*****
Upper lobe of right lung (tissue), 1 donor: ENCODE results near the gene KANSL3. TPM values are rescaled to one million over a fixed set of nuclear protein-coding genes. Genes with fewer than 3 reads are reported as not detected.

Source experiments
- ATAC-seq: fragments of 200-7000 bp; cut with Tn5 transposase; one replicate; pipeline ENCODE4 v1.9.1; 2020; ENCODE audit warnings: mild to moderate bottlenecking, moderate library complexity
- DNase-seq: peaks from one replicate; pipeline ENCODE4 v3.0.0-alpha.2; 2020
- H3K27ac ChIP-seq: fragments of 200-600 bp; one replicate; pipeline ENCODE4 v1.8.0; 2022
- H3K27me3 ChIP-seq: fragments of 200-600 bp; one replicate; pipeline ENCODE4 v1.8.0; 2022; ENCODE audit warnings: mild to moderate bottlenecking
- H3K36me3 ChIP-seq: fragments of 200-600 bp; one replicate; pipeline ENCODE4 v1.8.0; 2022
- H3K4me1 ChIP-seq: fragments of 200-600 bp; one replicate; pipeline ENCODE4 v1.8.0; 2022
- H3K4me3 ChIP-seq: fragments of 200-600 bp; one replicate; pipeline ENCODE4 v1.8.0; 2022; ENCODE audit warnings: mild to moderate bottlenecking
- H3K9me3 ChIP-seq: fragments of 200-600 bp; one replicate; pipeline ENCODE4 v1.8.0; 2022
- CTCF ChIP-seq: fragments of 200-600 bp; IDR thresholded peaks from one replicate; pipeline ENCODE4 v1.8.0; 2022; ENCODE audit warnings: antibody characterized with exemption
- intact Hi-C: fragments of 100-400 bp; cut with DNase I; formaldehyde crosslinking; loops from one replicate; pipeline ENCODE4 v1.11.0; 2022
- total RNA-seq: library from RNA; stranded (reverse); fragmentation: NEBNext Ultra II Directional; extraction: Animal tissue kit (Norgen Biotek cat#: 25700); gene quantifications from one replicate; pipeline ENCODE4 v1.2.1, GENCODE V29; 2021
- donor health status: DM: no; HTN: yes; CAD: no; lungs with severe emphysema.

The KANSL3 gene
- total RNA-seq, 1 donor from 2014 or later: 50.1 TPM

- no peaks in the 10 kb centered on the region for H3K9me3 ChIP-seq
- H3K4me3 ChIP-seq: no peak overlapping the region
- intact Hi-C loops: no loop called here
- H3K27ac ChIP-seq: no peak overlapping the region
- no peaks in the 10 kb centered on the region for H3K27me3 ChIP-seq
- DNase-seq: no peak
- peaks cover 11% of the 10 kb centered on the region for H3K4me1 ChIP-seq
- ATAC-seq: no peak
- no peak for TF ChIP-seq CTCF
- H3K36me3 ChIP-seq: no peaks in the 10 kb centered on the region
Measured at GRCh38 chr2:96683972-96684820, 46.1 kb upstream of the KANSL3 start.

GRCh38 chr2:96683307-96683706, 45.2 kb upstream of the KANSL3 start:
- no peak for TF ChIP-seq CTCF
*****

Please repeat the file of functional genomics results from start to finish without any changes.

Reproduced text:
Upper lobe of right lung (tissue), 1 donor: ENCODE results near the gene KANSL3. TPM values are rescaled to one million over a fixed set of nuclear protein-coding genes. Genes with fewer than 3 reads are reported as not detected.

Source experiments
- ATAC-seq: fragments of 200-7000 bp; cut with Tn5 transposase; one replicate; pipeline ENCODE4 v1.9.1; 2020; ENCODE audit warnings: mild to moderate bottlenecking, moderate library complexity
- DNase-seq: peaks from one replicate; pipeline ENCODE4 v3.0.0-alpha.2; 2020
- H3K27ac ChIP-seq: fragments of 200-600 bp; one replicate; pipeline ENCODE4 v1.8.0; 2022
- H3K27me3 ChIP-seq: fragments of 200-600 bp; one replicate; pipeline ENCODE4 v1.8.0; 2022; ENCODE audit warnings: mild to moderate bottlenecking
- H3K36me3 ChIP-seq: fragments of 200-600 bp; one replicate; pipeline ENCODE4 v1.8.0; 2022
- H3K4me1 ChIP-seq: fragments of 200-600 bp; one replicate; pipeline ENCODE4 v1.8.0; 2022
- H3K4me3 ChIP-seq: fragments of 200-600 bp; one replicate; pipeline ENCODE4 v1.8.0; 2022; ENCODE audit warnings: mild to moderate bottlenecking
- H3K9me3 ChIP-seq: fragments of 200-600 bp; one replicate; pipeline ENCODE4 v1.8.0; 2022
- CTCF ChIP-seq: fragments of 200-600 bp; IDR thresholded peaks from one replicate; pipeline ENCODE4 v1.8.0; 2022; ENCODE audit warnings: antibody characterized with exemption
- intact Hi-C: fragments of 100-400 bp; cut with DNase I; formaldehyde crosslinking; loops from one replicate; pipeline ENCODE4 v1.11.0; 2022
- total RNA-seq: library from RNA; stranded (reverse); fragmentation: NEBNext Ultra II Directional; extraction: Animal tissue kit (Norgen Biotek cat#: 25700); gene quantifications from one replicate; pipeline ENCODE4 v1.2.1, GENCODE V29; 2021
- donor health status: DM: no; HTN: yes; CAD: no; lungs with severe emphysema.

The KANSL3 gene
- total RNA-seq, 1 donor from 2014 or later: 50.1 TPM

- no peaks in the 10 kb centered on the region for H3K9me3 ChIP-seq
- H3K4me3 ChIP-seq: no peak overlapping the region
- intact Hi-C loops: no loop called here
- H3K27ac ChIP-seq: no peak overlapping the region
- no peaks in the 10 kb centered on the region for H3K27me3 ChIP-seq
- DNase-seq: no peak
- peaks cover 11% of the 10 kb centered on the region for H3K4me1 ChIP-seq
- ATAC-seq: no peak
- no peak for TF ChIP-seq CTCF
- H3K36me3 ChIP-seq: no peaks in the 10 kb centered on the region
Measured at GRCh38 chr2:96683972-96684820, 46.1 kb upstream of the KANSL3 start.

GRCh38 chr2:96683307-96683706, 45.2 kb upstream of the KANSL3 start:
- no peak for TF ChIP-seq CTCF